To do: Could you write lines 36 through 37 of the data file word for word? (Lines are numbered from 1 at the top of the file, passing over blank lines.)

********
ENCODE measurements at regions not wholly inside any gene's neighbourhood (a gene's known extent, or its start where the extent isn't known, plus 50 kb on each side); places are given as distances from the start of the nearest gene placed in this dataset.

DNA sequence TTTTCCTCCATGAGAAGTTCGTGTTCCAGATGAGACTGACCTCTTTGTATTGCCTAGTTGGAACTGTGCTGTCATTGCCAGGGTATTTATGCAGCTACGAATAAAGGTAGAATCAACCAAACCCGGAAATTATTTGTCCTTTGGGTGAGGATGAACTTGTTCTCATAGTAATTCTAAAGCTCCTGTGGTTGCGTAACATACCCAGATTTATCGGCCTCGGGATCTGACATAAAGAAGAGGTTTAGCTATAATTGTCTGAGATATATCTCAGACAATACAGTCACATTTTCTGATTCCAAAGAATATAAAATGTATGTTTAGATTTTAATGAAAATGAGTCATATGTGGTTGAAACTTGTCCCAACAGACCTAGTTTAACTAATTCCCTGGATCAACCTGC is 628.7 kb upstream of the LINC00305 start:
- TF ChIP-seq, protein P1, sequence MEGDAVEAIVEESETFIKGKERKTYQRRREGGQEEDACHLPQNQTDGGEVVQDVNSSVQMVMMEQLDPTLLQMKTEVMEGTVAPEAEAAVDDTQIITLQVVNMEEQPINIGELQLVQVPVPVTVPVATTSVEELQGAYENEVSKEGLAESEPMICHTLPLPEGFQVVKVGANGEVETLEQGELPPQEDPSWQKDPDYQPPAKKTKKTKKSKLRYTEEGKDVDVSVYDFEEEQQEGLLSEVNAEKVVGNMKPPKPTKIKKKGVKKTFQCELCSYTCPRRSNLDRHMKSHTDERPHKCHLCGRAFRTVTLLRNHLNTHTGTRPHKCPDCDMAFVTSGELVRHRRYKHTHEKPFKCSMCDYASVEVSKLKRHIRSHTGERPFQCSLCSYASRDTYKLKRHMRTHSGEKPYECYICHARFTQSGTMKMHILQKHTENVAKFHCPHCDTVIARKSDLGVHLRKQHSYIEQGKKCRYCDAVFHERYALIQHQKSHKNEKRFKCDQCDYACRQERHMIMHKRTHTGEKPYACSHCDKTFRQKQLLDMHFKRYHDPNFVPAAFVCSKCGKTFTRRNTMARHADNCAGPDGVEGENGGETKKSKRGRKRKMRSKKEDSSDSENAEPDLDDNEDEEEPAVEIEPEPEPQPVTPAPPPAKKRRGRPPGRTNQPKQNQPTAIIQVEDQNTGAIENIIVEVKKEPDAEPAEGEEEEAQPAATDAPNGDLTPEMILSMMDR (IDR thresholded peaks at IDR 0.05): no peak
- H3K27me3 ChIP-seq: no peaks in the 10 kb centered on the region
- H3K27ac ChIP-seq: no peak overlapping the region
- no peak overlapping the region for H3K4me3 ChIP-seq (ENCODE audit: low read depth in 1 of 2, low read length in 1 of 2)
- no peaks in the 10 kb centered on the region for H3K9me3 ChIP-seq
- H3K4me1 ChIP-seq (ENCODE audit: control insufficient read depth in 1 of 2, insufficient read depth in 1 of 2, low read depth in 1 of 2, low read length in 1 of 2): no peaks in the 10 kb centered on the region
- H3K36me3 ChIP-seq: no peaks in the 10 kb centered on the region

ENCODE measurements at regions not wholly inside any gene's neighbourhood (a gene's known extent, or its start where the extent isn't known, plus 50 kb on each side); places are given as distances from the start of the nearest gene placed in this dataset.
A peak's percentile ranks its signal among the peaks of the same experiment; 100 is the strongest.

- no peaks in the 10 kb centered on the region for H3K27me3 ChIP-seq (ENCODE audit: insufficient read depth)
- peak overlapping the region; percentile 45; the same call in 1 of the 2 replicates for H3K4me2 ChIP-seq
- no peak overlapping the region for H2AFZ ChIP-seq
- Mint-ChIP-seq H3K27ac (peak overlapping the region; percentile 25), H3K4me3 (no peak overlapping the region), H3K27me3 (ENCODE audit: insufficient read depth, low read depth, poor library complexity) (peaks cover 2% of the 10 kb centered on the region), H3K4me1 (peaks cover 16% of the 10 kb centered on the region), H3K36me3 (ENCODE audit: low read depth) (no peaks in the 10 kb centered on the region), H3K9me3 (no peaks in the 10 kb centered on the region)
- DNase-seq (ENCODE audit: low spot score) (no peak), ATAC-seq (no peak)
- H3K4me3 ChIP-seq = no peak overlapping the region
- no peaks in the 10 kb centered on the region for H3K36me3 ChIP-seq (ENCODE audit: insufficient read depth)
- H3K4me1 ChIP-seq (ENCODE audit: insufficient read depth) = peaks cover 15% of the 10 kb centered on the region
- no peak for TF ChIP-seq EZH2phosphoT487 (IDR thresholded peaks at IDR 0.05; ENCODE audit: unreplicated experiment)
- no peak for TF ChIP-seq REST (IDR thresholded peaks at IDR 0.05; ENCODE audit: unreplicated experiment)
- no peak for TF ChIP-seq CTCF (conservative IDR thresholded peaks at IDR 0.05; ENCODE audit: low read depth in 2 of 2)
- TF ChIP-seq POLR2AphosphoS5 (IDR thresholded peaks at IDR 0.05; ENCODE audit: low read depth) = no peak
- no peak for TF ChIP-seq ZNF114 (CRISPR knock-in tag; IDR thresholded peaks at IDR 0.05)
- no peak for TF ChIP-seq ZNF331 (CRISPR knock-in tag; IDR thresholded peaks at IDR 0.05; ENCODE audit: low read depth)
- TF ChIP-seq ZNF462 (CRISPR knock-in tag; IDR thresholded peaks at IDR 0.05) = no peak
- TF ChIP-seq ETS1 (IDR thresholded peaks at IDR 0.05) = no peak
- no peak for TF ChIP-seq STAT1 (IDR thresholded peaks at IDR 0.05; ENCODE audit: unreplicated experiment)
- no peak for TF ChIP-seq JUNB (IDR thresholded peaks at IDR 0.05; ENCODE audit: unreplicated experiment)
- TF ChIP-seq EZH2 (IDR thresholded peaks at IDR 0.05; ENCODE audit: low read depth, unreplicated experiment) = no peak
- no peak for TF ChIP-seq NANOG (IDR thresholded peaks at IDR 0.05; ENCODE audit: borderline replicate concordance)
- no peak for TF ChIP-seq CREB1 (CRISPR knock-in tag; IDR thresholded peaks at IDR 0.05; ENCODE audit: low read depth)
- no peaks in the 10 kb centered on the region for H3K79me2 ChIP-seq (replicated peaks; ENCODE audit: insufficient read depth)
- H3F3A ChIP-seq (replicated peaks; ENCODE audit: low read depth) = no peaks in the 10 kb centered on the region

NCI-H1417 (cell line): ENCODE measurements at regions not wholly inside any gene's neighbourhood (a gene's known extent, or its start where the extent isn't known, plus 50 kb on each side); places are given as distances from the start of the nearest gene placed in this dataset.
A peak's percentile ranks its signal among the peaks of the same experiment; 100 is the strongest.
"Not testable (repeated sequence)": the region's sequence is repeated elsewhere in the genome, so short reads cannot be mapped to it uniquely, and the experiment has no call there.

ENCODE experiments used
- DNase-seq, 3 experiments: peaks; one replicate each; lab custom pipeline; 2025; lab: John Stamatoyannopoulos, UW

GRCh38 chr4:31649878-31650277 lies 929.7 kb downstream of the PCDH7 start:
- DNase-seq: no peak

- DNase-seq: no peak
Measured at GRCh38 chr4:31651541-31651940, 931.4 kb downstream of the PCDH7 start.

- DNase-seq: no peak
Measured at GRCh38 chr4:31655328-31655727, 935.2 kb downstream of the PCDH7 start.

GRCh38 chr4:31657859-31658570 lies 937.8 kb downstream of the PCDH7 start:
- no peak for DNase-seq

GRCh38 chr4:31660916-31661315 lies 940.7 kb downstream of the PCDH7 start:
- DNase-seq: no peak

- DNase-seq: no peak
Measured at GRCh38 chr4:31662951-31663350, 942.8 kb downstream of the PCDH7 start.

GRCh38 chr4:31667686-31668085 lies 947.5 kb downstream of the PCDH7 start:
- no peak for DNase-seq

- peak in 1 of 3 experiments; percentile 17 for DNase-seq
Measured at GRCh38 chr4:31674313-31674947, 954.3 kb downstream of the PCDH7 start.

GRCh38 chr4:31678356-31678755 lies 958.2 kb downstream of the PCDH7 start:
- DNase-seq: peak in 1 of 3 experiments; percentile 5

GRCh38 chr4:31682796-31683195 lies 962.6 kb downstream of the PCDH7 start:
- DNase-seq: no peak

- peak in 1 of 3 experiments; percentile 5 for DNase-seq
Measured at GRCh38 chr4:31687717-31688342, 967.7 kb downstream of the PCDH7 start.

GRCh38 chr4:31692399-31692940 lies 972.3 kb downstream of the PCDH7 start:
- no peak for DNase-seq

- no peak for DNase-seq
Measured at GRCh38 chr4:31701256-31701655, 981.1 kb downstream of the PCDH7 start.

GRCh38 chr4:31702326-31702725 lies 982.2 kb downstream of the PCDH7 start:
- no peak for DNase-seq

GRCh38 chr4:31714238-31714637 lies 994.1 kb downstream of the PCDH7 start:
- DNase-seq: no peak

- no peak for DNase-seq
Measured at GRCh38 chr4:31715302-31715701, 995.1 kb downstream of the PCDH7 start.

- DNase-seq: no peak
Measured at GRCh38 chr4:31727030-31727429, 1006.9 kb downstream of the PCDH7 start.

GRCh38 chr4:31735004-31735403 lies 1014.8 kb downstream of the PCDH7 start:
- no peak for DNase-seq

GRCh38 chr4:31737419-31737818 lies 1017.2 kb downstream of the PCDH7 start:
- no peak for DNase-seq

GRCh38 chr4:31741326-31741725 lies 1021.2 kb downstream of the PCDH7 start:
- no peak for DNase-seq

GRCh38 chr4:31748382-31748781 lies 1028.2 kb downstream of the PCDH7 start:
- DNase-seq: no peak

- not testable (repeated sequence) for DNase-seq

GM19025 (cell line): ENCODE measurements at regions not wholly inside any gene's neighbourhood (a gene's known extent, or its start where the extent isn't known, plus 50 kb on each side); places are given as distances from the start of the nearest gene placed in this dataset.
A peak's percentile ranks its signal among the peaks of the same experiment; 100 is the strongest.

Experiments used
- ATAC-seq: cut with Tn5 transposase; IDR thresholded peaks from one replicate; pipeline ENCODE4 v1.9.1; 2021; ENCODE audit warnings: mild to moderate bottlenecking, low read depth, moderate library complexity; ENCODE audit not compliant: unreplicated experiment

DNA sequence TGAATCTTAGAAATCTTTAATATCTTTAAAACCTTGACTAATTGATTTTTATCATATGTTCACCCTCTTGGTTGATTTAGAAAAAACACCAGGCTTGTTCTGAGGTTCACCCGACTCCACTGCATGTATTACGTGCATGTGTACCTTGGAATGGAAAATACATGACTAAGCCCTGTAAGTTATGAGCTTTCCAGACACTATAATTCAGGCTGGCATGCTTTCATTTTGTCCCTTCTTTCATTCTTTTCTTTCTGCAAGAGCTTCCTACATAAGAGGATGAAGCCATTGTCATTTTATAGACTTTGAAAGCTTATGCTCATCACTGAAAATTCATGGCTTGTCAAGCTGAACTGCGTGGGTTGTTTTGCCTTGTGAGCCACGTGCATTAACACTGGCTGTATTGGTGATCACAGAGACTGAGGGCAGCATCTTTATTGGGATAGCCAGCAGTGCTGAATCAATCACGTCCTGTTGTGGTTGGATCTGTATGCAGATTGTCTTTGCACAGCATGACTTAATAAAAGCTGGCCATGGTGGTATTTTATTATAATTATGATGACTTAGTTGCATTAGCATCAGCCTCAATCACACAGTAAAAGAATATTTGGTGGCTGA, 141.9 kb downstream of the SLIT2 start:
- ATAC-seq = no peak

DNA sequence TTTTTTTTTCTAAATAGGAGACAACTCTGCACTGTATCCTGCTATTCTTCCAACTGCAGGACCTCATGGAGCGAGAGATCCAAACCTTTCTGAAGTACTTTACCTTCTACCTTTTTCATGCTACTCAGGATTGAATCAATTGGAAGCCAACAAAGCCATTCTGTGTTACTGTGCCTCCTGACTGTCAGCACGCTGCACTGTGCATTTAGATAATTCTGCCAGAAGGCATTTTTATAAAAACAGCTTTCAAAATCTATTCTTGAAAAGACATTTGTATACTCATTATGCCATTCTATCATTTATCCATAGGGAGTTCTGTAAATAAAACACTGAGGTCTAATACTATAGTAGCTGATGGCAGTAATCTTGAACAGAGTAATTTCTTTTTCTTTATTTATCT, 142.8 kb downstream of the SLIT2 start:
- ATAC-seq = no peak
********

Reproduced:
A peak's percentile ranks its signal among the peaks of the same experiment; 100 is the strongest.
"Not testable (repeated sequence)": the region's sequence is repeated elsewhere in the genome, so short reads cannot be mapped to it uniquely, and the experiment has no call there.